Andrea Vesentini


On his book Indoor America: The Interior Landscape of Postwar Suburbia

Cover Interview of January 09, 2019

The wide angle

The greatest challenge in writing a cultural history is that its primary object of study is incredibly hard to pin down. The focus should not only be on the materiality of architectural spaces but also on the sociocultural forces that originated them. Although some historians are led to disqualify the validity of cultural studies as a methodology exactly because of the intrinsically indefinable nature of its subject of analysis, I soon realized there was no other way to address this topic if not by approaching it from several fronts.

In Indoor America, the interest is not just on interiors as built spaces that were designed by architects, built by developers, and inhabited by real people, but also on interiors as a state of mind. Fallout shelters, for example, to which an entire chapter is devoted, mostly came alive as imagined spaces in popular culture given that only a handful were completed. However, the fact that they were a hotly debated issue for years, as well as their widespread representation in civil defense films, design manuals, and widely distributed magazines, left a mark on Americans’ imagination if not on the landscape they physically inhabited. Therefore, they cast an influence on the way domestic and public interiors were conceived. Their greatest legacy is not found in the built environment, but this does not mean that they are not part of the country’s architectural history.

The multifaceted aspects of this cultural landscape brought me to the conclusion that, in order to tell such a history, I had to take into account the design of all such interiors, as well as their depiction on a variety of media, ranging from advertising to films. Beatriz Colomina’s book Domesticity at War was unquestionably the first source of inspiration. When I first came across it, I could not let go of it. The way in which postwar architectural history was told through images captured me in a way probably no other book ever has, drawing me into an age I had never experienced firsthand. I was not just presented with the events that happened in those years, the places that got built, and the architects that designed them. I could almost smell those interiors, walk into those houses, hear the sound of TV commercials. I wanted Indoor America to also construct a sort of inhabitable landscape, and thus images took center stage in the analysis. They are not just brought into the discussion as documents, but as mysterious texts to be deciphered, rooms to be unlocked and explored.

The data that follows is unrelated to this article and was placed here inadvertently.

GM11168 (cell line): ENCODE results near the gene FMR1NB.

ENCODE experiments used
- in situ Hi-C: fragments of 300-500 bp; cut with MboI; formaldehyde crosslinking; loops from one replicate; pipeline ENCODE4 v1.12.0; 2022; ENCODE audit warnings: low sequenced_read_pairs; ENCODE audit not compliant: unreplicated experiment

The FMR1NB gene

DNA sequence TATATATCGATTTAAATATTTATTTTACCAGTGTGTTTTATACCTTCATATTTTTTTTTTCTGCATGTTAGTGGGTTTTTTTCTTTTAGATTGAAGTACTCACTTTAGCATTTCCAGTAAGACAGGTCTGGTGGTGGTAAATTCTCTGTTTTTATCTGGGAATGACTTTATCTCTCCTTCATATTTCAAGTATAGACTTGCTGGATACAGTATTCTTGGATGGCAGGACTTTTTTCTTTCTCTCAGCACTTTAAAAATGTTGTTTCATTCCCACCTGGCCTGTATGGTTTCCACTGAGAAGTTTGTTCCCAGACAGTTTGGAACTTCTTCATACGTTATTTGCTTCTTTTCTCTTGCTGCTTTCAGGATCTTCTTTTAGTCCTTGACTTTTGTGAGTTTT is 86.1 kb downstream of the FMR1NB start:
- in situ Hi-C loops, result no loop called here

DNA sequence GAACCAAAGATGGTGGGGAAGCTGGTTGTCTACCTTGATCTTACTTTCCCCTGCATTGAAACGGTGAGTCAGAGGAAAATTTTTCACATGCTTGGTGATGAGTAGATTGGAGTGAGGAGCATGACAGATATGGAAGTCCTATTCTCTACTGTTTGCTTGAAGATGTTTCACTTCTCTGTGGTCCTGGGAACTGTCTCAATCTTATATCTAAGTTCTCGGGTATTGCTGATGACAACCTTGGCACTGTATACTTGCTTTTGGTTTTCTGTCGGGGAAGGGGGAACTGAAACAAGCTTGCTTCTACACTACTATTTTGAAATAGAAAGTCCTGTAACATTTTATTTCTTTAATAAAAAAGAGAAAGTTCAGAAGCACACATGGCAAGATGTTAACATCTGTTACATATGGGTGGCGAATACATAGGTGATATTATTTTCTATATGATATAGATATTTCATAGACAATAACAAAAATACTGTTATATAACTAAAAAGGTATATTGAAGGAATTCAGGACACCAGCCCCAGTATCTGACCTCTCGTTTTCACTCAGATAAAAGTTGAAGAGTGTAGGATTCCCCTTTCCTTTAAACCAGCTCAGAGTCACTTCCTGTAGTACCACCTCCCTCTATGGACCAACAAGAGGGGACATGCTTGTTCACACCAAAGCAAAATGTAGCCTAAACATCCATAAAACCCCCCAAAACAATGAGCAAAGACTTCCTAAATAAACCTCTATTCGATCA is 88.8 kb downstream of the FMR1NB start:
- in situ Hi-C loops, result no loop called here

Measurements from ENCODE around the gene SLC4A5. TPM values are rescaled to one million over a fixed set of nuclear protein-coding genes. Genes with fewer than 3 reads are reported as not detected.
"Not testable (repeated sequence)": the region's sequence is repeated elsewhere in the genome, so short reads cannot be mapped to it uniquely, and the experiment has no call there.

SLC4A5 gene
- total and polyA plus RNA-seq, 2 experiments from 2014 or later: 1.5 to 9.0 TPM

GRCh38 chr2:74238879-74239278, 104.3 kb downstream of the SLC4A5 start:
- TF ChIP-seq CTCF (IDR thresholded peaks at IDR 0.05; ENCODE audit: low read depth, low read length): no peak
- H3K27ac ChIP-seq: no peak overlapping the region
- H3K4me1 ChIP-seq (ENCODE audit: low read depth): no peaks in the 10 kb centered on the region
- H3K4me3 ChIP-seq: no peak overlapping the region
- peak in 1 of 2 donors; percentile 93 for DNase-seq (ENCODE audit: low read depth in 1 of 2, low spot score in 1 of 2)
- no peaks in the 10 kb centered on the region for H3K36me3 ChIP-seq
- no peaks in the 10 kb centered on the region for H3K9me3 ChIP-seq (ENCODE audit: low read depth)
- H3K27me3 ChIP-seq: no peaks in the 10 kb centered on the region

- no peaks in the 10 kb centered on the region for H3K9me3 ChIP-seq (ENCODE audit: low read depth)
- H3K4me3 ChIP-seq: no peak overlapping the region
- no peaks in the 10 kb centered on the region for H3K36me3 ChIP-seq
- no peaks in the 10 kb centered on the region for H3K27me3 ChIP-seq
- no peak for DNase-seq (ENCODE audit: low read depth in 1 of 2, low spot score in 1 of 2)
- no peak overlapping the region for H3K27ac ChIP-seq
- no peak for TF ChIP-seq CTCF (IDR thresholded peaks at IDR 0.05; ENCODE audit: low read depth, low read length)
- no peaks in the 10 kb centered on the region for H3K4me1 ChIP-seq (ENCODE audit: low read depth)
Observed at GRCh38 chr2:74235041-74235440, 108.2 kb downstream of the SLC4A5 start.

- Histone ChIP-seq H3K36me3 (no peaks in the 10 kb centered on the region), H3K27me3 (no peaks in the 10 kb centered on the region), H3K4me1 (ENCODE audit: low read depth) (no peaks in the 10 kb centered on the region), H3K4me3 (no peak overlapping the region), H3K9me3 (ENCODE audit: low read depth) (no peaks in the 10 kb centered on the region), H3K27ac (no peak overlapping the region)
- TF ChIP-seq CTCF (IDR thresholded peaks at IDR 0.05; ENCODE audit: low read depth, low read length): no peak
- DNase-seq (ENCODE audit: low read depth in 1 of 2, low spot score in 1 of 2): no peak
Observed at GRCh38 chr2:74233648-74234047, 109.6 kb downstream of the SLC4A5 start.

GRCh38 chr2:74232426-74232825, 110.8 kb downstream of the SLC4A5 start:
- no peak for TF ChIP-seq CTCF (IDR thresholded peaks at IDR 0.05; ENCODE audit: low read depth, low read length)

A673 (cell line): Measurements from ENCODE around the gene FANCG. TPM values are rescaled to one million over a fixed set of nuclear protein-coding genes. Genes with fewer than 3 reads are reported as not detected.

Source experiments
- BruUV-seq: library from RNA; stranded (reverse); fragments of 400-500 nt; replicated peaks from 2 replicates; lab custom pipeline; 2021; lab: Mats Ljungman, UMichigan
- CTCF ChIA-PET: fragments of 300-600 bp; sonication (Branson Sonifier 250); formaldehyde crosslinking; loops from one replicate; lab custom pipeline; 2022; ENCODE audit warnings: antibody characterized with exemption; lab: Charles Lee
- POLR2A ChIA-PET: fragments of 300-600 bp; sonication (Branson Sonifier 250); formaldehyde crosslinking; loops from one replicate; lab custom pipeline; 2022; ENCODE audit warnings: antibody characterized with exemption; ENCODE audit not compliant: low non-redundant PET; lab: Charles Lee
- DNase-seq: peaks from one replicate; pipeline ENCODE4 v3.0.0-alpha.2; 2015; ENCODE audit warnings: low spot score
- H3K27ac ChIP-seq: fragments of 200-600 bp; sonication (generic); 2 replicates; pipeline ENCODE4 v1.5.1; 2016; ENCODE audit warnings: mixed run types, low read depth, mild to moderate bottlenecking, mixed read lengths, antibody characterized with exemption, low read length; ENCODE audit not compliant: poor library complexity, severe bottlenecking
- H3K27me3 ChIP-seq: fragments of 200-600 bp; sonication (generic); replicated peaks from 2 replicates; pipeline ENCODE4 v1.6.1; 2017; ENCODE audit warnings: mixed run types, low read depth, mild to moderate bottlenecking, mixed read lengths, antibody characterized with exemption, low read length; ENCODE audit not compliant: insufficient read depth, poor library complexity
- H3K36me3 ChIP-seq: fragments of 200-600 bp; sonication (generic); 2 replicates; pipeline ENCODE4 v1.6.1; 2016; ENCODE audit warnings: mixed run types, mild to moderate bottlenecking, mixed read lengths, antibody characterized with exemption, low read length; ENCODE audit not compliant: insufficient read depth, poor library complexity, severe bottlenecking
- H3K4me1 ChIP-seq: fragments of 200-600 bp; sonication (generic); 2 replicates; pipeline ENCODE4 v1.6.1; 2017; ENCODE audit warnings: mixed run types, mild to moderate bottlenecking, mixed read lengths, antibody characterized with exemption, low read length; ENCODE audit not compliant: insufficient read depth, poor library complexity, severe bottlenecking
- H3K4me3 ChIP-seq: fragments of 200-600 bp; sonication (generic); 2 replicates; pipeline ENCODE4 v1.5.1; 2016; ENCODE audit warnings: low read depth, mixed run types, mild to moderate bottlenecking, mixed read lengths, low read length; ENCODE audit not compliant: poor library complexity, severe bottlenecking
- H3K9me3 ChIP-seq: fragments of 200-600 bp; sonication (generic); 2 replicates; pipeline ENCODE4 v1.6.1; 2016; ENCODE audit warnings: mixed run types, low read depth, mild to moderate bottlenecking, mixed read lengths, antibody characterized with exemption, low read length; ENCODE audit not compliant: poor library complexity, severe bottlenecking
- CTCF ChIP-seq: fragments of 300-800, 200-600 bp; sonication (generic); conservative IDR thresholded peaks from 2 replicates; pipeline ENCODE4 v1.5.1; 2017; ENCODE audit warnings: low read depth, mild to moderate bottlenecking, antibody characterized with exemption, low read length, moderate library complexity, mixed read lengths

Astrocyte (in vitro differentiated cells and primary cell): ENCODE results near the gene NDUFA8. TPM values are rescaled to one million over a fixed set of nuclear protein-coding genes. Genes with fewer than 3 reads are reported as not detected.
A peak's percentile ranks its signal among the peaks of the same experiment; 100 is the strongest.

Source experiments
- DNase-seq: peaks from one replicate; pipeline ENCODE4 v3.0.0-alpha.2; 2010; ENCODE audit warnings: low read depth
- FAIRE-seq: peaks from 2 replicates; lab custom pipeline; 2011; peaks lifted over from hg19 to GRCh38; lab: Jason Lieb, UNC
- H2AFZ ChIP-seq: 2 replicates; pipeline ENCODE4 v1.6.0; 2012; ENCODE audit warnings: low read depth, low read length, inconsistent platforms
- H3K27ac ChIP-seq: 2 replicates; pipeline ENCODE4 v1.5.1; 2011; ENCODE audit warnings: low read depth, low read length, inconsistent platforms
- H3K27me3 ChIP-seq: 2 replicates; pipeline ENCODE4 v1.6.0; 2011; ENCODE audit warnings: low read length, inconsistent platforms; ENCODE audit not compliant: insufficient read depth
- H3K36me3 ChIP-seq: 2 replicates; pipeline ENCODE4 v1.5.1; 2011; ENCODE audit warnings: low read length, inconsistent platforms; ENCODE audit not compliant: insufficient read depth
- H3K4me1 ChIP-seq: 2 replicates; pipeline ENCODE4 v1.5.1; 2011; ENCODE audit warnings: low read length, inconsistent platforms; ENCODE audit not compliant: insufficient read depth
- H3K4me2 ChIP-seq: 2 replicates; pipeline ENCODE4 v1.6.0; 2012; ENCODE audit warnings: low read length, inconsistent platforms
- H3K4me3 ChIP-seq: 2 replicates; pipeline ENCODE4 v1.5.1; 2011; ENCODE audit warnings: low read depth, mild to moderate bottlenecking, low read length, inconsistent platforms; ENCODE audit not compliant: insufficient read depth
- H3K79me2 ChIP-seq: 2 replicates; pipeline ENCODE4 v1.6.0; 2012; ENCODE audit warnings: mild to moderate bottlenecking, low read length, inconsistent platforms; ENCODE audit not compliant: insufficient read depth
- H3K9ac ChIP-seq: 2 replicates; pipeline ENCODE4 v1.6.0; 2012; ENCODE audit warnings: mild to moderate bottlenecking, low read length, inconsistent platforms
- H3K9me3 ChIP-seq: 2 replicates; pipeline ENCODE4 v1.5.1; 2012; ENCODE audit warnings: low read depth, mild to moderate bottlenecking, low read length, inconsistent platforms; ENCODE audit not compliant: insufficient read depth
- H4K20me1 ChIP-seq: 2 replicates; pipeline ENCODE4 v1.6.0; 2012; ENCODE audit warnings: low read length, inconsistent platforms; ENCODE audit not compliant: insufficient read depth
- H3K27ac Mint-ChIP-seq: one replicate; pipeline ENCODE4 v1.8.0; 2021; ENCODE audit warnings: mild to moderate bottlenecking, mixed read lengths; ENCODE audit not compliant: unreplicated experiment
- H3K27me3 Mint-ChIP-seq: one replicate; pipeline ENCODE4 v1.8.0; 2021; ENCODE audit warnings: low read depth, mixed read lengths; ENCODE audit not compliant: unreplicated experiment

I also wanted the book to provide a bigger picture of suburbanization that could explain why this phenomenon happened in a certain place and a certain time. There is a wealth of scholarship evidencing the financial and political support of suburbanization against other forms of urban growth in the postwar years, but I felt still too little had been written about the deeper motives that justified such backing. My purpose was to uncover the cultural needs accounting for the extensive consensus around suburbanization. The aim was to single out the causes that made suburbia and its interior landscape desirable in the eyes of the majority. The undisputed reference text on the history of American suburbs, Kenneth T. Jackson’s Crabgrass Frontier, was published over thirty years ago; I thought the time was ripe to rewrite this story, keeping the broad focus of Jackson’s book, but from a completely different angle.